Some Things You Should Know About Lettuce and Avocados

This won't take long, but I just wanted to turn your attention to two stories we ran in Heated that shed some interesting (somewhat concerning) light on two beloved vegetables: lettuce and avocados. I find stories like this fascinating and important even when they're obscure, but when they have to do with ingredients that we use all the time, I can't help but share them.

Anyway, the first story, from Lisa Rab, is about E. coli in lettuce. As you might remember, there was an outbreak (romaine) just before Thanksgiving, and it wasn't a freak occurrence (there have been four in the past two years). E. coli are deadly bacteria that live in the guts of cows, but as it turns out, the FDA doesn't have the authority to collect samples from factory farms (often the source of these outbreaks) without the owner's permission. This is totally insane, and Lisa explains why.

The second story, from Jen Karetnick, might hit close to home for those of us obsessed with Haas avocados (the ubiquitous kind that's grown in California and shipped to grocery stores all over the country). As Jen points out, Americans are consuming these avocados at an unsustainable rate, especially considering the droughts and wildfires that can hinder agricultural production in California. There is somewhere we can (should) turn, though, if we're willing to give it a chance. There's a case to be made for far-less-popular Florida avocados, and Jen makes it below.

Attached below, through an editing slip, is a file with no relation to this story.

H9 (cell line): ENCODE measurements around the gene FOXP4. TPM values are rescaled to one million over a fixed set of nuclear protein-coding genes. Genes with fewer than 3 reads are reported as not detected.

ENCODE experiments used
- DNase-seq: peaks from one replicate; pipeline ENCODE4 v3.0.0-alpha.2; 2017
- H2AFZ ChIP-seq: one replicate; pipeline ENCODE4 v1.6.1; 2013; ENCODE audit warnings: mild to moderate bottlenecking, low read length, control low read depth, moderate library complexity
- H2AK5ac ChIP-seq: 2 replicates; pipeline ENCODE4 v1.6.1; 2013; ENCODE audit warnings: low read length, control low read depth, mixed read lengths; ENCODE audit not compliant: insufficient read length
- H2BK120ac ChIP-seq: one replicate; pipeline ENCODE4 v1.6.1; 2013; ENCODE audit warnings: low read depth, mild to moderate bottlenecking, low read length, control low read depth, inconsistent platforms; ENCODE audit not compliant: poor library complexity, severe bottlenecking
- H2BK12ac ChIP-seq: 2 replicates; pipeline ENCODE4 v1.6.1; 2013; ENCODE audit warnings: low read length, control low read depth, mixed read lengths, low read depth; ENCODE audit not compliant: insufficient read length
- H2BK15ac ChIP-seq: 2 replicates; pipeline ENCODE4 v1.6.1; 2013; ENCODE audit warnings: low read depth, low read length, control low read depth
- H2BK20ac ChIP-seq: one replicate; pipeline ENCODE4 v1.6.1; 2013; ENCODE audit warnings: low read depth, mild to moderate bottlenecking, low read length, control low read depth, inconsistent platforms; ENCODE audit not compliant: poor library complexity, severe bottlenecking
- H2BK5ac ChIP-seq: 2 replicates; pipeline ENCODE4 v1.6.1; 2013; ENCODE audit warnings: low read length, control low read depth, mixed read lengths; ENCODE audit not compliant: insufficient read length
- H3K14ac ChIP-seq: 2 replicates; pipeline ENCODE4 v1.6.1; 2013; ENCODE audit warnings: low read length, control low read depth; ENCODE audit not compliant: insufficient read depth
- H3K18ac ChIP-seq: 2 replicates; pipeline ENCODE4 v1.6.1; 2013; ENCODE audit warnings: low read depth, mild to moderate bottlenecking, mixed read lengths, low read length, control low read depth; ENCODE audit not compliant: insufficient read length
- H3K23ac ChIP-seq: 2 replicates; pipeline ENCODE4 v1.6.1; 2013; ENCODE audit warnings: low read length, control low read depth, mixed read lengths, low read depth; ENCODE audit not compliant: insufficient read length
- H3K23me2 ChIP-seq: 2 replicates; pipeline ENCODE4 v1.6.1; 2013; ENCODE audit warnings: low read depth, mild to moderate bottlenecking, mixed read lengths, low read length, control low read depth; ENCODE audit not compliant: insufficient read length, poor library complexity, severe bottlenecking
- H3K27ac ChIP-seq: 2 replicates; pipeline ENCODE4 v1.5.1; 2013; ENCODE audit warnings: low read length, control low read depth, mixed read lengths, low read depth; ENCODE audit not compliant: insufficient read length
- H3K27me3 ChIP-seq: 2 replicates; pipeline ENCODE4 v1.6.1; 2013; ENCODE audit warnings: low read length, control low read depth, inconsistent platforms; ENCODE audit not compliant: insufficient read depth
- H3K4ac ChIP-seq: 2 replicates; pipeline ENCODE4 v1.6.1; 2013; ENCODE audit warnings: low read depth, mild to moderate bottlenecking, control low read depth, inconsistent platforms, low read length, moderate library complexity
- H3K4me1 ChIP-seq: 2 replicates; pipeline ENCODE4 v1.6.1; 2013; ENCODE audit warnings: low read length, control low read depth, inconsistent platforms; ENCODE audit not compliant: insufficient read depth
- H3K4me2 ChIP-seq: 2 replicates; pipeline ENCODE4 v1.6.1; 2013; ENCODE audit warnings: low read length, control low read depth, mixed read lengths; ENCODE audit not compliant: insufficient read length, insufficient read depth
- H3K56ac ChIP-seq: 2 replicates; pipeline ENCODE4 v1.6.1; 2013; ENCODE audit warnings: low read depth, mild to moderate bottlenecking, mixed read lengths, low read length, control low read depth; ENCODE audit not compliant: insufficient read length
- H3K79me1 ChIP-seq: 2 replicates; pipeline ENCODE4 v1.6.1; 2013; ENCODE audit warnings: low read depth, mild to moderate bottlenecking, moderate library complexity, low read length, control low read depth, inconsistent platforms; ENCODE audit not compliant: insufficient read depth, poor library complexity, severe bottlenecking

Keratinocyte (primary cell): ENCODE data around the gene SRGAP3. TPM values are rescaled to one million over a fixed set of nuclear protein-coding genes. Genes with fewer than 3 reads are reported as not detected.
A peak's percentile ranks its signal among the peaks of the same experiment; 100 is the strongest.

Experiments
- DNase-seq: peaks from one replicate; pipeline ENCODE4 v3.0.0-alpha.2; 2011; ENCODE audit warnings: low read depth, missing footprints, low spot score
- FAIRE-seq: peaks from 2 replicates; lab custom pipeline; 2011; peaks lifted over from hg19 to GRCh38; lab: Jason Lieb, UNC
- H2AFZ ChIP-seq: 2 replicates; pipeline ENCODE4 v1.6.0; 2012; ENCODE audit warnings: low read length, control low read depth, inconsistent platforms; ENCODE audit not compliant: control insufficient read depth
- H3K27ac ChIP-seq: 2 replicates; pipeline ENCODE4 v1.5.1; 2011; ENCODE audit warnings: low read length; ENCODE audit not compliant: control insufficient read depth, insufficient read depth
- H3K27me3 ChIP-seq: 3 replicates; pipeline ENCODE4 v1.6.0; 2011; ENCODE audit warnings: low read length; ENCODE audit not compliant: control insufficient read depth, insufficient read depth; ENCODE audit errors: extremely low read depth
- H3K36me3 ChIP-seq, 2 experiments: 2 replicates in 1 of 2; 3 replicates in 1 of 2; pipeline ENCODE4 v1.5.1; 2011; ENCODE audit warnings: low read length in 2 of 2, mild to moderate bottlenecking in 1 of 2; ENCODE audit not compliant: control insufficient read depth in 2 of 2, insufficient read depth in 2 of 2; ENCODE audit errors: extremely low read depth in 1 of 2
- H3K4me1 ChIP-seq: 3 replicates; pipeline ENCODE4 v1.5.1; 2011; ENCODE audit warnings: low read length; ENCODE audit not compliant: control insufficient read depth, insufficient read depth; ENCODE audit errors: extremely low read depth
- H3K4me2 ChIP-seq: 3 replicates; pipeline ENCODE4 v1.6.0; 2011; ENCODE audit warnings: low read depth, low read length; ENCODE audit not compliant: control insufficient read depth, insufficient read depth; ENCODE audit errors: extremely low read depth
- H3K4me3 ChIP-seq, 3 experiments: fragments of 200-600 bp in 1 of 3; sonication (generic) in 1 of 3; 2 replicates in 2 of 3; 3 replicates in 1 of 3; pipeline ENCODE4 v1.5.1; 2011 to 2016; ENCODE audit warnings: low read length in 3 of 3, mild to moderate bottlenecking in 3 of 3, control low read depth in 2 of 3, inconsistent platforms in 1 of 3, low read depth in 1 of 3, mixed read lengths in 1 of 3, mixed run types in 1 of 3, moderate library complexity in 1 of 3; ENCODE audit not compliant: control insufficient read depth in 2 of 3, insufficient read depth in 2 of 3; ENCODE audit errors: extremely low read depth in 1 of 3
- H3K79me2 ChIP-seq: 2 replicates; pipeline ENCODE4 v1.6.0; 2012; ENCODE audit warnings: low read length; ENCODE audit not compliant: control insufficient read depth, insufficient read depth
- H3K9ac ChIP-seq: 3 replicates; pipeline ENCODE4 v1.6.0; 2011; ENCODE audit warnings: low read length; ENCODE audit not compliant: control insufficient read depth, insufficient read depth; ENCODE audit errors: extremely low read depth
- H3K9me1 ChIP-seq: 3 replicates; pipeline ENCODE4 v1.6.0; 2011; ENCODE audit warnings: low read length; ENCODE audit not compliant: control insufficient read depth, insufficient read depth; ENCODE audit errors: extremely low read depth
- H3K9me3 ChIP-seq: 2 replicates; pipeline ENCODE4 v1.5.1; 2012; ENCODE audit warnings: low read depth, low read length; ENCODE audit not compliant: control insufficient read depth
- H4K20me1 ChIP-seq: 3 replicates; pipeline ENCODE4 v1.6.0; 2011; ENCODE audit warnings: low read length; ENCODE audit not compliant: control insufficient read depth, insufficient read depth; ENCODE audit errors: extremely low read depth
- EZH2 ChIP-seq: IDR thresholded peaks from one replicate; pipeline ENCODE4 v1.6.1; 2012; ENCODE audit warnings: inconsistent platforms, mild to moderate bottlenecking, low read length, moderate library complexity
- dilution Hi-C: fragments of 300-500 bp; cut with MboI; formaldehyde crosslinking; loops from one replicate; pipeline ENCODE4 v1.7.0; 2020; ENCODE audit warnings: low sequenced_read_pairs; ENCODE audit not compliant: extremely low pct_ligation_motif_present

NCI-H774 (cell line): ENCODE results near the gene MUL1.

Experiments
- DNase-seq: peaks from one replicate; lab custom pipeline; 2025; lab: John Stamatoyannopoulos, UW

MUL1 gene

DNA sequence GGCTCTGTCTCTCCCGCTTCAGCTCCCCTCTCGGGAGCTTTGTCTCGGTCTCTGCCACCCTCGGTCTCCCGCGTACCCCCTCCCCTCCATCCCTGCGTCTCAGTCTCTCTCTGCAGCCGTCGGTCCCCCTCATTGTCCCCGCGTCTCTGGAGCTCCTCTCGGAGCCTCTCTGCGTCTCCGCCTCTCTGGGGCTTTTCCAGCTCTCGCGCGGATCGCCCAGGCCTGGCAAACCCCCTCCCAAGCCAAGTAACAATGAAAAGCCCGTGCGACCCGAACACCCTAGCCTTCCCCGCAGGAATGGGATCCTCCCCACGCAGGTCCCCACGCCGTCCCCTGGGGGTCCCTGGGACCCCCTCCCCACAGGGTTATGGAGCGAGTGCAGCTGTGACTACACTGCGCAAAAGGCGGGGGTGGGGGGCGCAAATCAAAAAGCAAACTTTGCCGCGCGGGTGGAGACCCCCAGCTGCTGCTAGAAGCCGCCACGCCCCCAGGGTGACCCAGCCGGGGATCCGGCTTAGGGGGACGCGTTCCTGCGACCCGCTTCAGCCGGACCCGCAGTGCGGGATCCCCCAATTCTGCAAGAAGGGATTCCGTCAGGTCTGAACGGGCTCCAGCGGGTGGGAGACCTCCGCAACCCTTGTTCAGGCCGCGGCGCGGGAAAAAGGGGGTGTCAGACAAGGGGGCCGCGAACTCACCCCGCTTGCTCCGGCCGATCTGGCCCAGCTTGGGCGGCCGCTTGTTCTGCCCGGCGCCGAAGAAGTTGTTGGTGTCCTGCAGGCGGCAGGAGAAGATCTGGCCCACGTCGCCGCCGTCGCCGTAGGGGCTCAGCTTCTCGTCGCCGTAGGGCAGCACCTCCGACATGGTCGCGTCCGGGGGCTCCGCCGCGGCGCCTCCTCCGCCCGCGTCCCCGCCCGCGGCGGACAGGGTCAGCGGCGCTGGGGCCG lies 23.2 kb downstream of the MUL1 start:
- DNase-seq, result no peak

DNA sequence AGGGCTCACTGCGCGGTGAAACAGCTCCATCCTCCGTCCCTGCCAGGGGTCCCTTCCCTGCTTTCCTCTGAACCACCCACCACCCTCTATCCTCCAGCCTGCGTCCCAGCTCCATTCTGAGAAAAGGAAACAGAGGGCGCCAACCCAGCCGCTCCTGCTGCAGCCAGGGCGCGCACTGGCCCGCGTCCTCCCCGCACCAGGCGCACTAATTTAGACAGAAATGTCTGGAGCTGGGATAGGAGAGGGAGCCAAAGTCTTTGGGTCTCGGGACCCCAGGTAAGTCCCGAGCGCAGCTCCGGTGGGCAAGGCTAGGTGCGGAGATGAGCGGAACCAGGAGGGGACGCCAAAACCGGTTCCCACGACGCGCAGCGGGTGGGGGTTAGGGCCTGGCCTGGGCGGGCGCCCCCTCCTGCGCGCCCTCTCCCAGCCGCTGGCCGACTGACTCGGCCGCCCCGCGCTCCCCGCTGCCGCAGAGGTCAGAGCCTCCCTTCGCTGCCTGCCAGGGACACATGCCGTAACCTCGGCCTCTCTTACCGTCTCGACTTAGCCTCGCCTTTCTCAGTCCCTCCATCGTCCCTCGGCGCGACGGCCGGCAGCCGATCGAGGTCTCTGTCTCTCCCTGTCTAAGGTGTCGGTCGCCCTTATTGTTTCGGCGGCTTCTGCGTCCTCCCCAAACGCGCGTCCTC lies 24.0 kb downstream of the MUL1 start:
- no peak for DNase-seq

Some food for thought, anyway. See you Friday.


Cattle are a known source of deadly E.coli, but the government doesn’t inspect feedlots for the bacteria.


Should we be turning to Florida to get our avocado fix?


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Questions, comments, brilliant suggestions? Just want to share the recipe for your grandma's potato salad, or your mom's meatloaf, or your uncle Drew's three-day 100-percent rye loaf (yes, please)? Don't hesitate to reach out anytime.